Part 2 of a strange morning and a torn resume
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After the debacle of an interview, I decided to get a croissant and a cup of coffee. I wanted to calm down from the shock and really think about why the recruiter tore my resume before I left. As I watched people go back and forth, I have come to realize a few things. One, she was probably new to the agency. Two, she was having a bad morning. Or, three she was just unprofessional all around. My final assessment is that she was new to the agency. Even though she was probably right to destroy the resume, she needed to wait until I left the office in order to do so.
As I look back on her overall behavior I noticed just how nervous she was. She stuttered a couple of times and said some of the wrong things. However, she was friendly enough to break the ice. As I sip my coffee I realize that taking things like this personal gets me nowhere. As a new person that has to deal with people on a daily basis is nerve racking. You don’t know who is coming into your domain. In the case of the recruiter, she didn’t know whether I was an ideal candidate or not. There is also a question as to whether my resume is accurate as well. She didn’t know what type of attitude I would have as an experienced candidate.
Another thing I had to consider is that whatever issues these agencies have is none of my business and it’s out of her hands. She is just following the rules as far as not working with me. There is nothing personal here. Just business and I should take this as a lesson of experience. How? By realizing that there are other opportunities and I can gain experience and discipline elsewhere. Candidates usually strike out because they don’t realize that one, the recruiter or potential employer is under pressure to find the right person. Two, they probably don’t want to interview anyone. And, three, they are human beings just like us and landed their job through a job interview as well.
We all have someone to answer to. Whether we are an attorney or child with adults in their lives, we have to submit to rules. What does that mean? Well the recruiter was given a form of orientation when she initially started working at this agency. We all have an orientation of some kind. And I’m sure There Are some guidelines she had to follow. Who knows whether she had to hear about the issues agencies have. She was briefed on any issues recruiters will have when dealing with new candidates. So I finished eating my crossiant and drinking my coffee and decided to let it go.
Art by Steven Fulcher
It was time to look for work again. I was happy to get the opportunity to get interviewed by a number of agencies. It was a while before I was called. Sometimes being out of work too long can take a toll on you and your finances. Anyway, I’m all ready to go crisp suit and slick hair with all smiles. However, I am always having problems before I even leave the door. I can’t find my keys. My glasses are nowhere to be found. What is that on my skirt!? In my shoes is that a hole?!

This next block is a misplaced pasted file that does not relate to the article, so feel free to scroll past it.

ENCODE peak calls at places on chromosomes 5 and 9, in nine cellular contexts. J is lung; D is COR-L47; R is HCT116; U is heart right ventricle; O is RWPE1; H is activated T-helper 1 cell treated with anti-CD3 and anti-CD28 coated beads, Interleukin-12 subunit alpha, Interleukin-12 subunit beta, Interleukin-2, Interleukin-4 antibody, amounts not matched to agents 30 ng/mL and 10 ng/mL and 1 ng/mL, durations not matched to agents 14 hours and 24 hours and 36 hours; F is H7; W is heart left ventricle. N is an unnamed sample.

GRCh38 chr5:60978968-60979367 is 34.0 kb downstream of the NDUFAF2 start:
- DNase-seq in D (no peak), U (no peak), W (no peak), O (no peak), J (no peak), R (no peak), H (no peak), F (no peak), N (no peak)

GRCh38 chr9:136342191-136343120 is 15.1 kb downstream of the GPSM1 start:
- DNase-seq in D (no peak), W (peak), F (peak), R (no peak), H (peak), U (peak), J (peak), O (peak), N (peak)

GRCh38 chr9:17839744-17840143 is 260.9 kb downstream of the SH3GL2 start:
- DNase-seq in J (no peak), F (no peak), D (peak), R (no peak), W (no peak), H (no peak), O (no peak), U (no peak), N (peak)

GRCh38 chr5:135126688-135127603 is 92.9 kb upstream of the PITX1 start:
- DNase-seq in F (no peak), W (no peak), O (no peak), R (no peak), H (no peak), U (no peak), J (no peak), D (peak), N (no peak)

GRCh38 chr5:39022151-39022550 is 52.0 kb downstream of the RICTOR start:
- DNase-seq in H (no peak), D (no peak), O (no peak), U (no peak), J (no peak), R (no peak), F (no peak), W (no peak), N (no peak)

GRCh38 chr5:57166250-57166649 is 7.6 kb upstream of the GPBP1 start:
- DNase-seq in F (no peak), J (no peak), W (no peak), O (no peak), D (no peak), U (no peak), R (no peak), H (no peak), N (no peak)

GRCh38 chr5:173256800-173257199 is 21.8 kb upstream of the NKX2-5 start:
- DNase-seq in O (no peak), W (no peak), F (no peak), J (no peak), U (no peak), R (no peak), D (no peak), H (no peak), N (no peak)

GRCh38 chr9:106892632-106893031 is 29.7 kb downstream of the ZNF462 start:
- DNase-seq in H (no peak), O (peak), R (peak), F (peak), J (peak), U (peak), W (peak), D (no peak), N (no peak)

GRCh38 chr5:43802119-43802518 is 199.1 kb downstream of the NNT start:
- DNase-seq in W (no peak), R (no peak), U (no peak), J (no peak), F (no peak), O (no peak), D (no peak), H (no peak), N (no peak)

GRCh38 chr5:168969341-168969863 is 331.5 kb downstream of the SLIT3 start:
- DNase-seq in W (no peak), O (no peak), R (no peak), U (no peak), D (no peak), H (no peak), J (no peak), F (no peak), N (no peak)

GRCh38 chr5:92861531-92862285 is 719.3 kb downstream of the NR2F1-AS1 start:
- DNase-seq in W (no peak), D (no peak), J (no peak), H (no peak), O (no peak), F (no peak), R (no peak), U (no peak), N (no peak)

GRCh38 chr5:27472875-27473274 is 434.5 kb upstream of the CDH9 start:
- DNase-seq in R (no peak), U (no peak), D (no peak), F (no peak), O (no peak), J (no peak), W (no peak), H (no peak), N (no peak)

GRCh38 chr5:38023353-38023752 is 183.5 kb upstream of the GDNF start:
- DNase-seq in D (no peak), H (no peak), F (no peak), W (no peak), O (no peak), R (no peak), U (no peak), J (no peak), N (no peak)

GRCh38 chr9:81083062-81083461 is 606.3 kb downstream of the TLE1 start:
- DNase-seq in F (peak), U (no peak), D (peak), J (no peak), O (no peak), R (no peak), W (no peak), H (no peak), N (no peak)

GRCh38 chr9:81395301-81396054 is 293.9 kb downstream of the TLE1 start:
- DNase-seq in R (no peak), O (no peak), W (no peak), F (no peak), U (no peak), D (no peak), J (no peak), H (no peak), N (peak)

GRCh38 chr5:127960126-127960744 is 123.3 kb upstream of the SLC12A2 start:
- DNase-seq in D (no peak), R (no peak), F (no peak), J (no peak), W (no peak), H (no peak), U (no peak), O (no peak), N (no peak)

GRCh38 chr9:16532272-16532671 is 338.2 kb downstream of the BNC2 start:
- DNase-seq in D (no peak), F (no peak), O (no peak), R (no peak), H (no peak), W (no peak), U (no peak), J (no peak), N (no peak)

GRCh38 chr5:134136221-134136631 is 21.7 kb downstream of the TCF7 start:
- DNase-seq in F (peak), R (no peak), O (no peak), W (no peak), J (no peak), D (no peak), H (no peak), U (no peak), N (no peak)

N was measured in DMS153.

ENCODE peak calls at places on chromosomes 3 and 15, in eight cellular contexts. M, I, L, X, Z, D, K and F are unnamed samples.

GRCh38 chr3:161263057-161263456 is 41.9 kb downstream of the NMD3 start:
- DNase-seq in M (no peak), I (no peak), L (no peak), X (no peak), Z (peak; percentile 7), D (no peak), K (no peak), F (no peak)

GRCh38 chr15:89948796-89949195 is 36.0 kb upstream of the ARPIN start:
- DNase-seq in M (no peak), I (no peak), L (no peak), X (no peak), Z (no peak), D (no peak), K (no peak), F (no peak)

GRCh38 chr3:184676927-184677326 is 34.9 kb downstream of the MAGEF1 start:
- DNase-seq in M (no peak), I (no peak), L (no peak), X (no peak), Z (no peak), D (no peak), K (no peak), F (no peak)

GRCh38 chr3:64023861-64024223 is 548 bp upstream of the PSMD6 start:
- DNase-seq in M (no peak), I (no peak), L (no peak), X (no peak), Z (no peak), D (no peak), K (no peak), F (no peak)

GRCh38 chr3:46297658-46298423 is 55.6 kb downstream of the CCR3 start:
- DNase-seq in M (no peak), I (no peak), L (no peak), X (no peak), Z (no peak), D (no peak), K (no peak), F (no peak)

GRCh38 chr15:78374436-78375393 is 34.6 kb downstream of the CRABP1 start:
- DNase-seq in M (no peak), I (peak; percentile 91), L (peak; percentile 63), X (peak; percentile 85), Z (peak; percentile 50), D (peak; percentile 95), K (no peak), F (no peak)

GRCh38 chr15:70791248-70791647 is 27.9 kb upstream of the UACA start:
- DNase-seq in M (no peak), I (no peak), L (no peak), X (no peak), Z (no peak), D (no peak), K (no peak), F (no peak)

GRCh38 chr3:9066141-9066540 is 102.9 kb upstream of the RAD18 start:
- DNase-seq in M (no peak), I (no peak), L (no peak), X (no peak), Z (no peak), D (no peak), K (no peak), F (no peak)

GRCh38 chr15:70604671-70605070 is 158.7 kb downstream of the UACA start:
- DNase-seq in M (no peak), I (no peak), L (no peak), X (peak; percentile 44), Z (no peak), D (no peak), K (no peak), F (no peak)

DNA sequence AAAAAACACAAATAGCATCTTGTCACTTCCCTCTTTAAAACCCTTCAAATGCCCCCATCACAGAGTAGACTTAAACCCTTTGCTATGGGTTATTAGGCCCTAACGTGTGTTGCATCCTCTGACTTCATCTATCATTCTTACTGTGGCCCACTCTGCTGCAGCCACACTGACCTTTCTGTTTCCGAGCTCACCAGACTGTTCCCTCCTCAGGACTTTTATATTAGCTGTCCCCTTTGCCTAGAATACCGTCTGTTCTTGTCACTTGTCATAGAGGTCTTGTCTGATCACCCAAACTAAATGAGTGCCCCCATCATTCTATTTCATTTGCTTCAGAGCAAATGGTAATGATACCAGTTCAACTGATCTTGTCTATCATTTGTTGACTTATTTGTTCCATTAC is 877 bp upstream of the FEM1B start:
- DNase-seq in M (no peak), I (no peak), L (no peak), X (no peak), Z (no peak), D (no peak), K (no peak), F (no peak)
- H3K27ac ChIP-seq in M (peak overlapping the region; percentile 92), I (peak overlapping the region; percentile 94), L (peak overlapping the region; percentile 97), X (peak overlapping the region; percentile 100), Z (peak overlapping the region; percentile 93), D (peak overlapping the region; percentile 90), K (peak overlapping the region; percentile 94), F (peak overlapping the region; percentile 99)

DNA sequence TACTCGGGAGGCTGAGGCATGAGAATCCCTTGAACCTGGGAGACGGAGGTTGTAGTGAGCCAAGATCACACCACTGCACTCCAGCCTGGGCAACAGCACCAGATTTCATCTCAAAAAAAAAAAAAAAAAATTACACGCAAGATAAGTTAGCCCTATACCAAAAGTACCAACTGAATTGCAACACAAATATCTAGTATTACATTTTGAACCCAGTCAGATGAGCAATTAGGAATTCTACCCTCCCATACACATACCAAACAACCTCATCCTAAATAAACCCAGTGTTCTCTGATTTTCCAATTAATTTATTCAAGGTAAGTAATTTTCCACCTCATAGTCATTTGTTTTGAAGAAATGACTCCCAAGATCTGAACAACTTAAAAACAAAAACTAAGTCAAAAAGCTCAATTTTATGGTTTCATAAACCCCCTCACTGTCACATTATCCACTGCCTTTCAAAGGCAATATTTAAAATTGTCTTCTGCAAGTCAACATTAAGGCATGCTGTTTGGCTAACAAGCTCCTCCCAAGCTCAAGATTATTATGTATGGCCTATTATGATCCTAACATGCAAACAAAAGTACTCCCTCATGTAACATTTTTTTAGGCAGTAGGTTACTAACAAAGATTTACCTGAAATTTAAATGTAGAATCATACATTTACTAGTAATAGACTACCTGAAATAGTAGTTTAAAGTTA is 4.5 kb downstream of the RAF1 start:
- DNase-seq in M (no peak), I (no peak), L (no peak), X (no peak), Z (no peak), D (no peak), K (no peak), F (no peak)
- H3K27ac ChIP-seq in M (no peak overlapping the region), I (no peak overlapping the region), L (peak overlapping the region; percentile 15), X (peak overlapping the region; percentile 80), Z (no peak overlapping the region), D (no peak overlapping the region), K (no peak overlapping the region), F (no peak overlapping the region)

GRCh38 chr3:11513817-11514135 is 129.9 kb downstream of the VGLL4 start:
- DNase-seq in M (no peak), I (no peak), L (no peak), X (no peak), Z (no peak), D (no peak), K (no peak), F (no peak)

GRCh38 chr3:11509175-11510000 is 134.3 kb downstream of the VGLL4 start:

I’m sure you can relate. So, I finally get out the door early. How I managed it no one knows. My father is still confused at that one. Anyway, I get to the train station. In hot summer heat mind you. There is this individual to my right on the platform yelling at the top of his lungs. We are on a platform that’s outside. It is hazy out at eight in the morning. This guy has headphones on and thinks he’s singing along. Oh and I’m pretty sure the train tracks are not a urinal.
A lady to my left is on her cellphone arguing or talking I couldn’t tell. But I was wondering if she realized she was wearing pajamas. She had rollers in her hair. That’s not the strangest thing I’ve seen. She could be going to an event. But there was no dry cleaning in her hands. Minding my own business I get on the train when it comes. I finally get to my destination. When I get there I’m already uneasy. You know sometimes you have a sinking feeling in your gut. I’m there I fill out the paperwork for them. Then it’s my turn to be interviewed and the women that gave the interview made me uneasy.
She asked all of the typical questions potential employers can ask. Tell me about yourself. Etc. Here is where it gets a little weird, on my resume, there are a few agencies I have already worked at for quite some time. As we are talking I start to fidget. My alarm bells go off in my head. She’s too quiet at a point in our discussion. She’s reading over my resume and then she says “I see that you worked for a certain agency”. I nod my head and say yes. She says I’m sorry but we can’t take people who have worked for certain agencies. Instead of walking me to the door and saying thank you for your time, she tears up my resume and application in front of me and tells me to find my way out.
So, I am stuttering because I have never experienced such a thing. I ask her why we are unable to work together. She gives me a nasty look and says that she already told me. Then she ushered me out like I was a pest. Now, this happened a long time ago. I asked a few people in that had a lot more experience than me why this happened and if it happened to them. To my surprise, it did happen to them. The reason this particular agency did not want to work with me was that they had a conflict with one listed on my resume. They cannot work with temps that are still actively communicating and potentially working those agencies. It would be a conflict of interest.
Why couldn’t she verbally say look you work for an agency my agency is in conflict with and we cannot work with you. I’m sorry for the inconvenience and thank you for coming in. Wait until I leave then shred my documents. What a strange and unprofessional day indeed. If you have a strange interview either as an employer or a candidate please send them to me here.